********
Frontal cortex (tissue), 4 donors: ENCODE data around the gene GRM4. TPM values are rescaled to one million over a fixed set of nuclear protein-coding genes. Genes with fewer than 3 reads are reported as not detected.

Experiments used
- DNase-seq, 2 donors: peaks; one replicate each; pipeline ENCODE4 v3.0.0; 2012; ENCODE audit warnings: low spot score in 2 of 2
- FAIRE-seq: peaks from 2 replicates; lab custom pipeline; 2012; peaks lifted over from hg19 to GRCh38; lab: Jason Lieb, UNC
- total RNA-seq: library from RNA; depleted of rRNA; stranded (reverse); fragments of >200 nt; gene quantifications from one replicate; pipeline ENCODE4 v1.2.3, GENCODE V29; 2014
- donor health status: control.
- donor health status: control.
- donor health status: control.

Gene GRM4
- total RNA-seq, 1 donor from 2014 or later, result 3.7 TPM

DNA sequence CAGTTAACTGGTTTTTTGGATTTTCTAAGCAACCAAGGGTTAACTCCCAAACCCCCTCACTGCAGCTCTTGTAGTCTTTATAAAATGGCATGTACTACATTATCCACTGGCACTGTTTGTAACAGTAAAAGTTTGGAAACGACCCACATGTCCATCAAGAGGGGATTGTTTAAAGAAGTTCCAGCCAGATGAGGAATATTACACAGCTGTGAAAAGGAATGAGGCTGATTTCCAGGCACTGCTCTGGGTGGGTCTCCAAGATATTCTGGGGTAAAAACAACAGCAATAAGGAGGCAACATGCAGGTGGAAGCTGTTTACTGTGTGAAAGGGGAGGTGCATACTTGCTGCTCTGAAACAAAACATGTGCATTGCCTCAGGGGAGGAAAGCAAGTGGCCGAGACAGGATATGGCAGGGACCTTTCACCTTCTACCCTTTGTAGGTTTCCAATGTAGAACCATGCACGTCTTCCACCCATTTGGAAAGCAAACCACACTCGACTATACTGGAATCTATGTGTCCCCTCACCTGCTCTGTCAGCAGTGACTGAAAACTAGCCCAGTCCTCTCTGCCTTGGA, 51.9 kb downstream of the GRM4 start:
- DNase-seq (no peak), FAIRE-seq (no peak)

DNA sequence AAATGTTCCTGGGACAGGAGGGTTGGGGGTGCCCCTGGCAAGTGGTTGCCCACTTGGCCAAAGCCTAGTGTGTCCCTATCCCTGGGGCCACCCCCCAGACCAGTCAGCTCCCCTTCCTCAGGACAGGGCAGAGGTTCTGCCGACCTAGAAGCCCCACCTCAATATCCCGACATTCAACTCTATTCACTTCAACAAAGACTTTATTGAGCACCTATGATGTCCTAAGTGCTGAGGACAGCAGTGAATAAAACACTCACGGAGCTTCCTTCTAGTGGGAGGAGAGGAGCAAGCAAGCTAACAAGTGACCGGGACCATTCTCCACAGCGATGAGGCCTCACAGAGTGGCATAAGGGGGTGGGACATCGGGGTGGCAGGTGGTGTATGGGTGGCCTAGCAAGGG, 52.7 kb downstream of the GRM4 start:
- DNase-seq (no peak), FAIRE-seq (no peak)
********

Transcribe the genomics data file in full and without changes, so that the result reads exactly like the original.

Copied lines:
Frontal cortex (tissue), 4 donors: ENCODE data around the gene GRM4. TPM values are rescaled to one million over a fixed set of nuclear protein-coding genes. Genes with fewer than 3 reads are reported as not detected.

Experiments used
- DNase-seq, 2 donors: peaks; one replicate each; pipeline ENCODE4 v3.0.0; 2012; ENCODE audit warnings: low spot score in 2 of 2
- FAIRE-seq: peaks from 2 replicates; lab custom pipeline; 2012; peaks lifted over from hg19 to GRCh38; lab: Jason Lieb, UNC
- total RNA-seq: library from RNA; depleted of rRNA; stranded (reverse); fragments of >200 nt; gene quantifications from one replicate; pipeline ENCODE4 v1.2.3, GENCODE V29; 2014
- donor health status: control.
- donor health status: control.
- donor health status: control.

Gene GRM4
- total RNA-seq, 1 donor from 2014 or later, result 3.7 TPM

DNA sequence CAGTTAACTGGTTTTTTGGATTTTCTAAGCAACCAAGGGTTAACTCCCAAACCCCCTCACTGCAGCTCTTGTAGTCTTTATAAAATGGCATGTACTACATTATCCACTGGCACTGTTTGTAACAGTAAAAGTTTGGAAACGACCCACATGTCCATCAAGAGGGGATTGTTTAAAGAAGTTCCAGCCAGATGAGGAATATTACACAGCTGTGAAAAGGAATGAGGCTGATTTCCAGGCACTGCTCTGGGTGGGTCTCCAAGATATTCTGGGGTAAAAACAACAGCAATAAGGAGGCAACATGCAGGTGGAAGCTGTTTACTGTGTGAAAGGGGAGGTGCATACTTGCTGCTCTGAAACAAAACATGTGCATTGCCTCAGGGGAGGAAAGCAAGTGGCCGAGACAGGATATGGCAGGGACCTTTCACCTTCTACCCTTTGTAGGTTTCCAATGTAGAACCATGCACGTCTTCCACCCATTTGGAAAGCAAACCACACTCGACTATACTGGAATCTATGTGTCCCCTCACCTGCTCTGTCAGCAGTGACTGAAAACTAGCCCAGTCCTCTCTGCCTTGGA, 51.9 kb downstream of the GRM4 start:
- DNase-seq (no peak), FAIRE-seq (no peak)

DNA sequence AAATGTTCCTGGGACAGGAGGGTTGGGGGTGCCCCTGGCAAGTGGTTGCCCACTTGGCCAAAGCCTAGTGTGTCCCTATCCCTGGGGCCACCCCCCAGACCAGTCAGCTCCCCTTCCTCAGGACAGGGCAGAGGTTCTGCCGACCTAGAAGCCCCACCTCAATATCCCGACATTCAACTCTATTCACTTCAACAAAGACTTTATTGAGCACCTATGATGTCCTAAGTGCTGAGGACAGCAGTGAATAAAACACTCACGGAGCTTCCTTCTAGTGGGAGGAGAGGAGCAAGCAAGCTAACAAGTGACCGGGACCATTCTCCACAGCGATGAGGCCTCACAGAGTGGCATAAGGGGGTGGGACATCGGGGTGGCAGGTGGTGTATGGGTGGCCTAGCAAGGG, 52.7 kb downstream of the GRM4 start:
- DNase-seq (no peak), FAIRE-seq (no peak)